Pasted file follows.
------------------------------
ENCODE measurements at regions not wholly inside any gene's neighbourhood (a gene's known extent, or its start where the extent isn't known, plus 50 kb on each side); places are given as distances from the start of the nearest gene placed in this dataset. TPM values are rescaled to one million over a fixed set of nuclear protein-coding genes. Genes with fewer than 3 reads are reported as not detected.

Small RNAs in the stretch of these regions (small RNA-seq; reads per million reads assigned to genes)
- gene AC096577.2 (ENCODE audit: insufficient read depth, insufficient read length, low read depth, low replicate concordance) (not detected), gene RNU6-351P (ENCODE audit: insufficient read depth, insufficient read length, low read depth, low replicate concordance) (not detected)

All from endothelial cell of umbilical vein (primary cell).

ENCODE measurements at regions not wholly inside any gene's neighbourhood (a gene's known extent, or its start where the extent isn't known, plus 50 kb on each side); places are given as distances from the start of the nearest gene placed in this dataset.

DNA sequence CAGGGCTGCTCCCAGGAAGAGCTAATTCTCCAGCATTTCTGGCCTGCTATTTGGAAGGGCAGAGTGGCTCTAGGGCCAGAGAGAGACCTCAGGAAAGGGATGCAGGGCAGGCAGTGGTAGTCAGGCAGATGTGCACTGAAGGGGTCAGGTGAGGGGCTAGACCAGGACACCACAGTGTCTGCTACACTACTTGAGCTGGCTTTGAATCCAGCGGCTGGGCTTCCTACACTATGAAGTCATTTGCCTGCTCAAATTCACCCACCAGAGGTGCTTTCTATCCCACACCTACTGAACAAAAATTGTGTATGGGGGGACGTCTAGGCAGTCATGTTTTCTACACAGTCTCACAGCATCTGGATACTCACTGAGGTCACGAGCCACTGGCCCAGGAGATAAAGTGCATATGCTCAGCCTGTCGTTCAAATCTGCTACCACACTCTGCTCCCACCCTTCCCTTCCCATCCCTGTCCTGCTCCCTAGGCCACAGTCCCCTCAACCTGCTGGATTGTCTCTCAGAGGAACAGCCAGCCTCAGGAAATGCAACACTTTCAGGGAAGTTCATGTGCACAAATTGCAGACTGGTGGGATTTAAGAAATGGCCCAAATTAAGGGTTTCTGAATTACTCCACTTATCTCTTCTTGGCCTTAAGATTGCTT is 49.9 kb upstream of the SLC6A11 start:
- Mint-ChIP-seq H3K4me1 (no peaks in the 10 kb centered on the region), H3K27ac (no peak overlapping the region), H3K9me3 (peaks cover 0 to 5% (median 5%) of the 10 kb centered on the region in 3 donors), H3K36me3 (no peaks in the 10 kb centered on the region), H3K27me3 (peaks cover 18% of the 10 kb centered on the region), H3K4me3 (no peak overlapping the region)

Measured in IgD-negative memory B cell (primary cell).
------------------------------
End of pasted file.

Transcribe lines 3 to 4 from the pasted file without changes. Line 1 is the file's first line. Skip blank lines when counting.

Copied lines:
- gene AC096577.2 (ENCODE audit: insufficient read depth, insufficient read length, low read depth, low replicate concordance) (not detected), gene RNU6-351P (ENCODE audit: insufficient read depth, insufficient read length, low read depth, low replicate concordance) (not detected)

All from endothelial cell of umbilical vein (primary cell).